This episode we are talking about using your brain. In this case, we are talking about your brain as being an acronym for some good questions you can run through when deciding if any intervention or procedure is right for you during pregnancy, birth, or with your newborn. You will come across a lot of opportunities to opt-in or out of interventions during your pregnancy or birth, or even with your newborn baby. In a perfect world every procedure comes along with informed consent and you have all of the information you need to make an educated decision you can be confident in. In the real world constraints like limited time available for appointments make true informed consent a challenge. This article has 5 simple questions you can ask to help determine whether any procedure or intervention is right for you.
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You will come across a lot of opportunities to opt-in or out of interventions. The definition of intervening means to come between so as to prevent or alter a result or course of events. An intervention is defined as the action or process of intervening, or an action taken to improve a situation, especially a medical disorder. When you apply these definitions to your pregnancy or birth I define an intervention is any action taken to alter the course of your pregnancy or birth. This article has 5 simple questions you can ask to help determine whether any procedure or intervention is right for you.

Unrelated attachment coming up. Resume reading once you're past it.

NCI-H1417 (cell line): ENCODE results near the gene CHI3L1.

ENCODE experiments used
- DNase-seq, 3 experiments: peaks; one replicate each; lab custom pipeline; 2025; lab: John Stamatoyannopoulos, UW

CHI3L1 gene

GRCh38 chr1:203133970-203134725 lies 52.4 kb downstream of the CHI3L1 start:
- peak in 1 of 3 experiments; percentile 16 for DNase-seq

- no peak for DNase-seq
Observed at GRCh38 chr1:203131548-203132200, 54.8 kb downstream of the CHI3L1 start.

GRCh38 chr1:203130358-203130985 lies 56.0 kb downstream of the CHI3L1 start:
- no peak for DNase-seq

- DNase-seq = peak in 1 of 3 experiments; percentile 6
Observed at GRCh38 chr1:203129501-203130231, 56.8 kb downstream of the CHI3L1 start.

Examples of Interventions
An intervention could be a prenatal test, whether non-invasive or invasive. The results of a non-invasive test could alter your prenatal care or your birth plans. An invasive test like a CVS comes with risks to you and your baby and the benefits of getting a clearer diagnosis of any potential issues. Inducing labor is an intervention that can alter when your labor starts and potentially change some aspects of your labor and birth. Then there are other routine procedures that are really interventions, although we may not traditionally think of them that way. This would include an ultrasound or a vaginal exam. Any procedure has risks and benefits, whether those are small or major. You will find yourself constantly making decisions about whether you want to opt-in or opt-out of these procedures.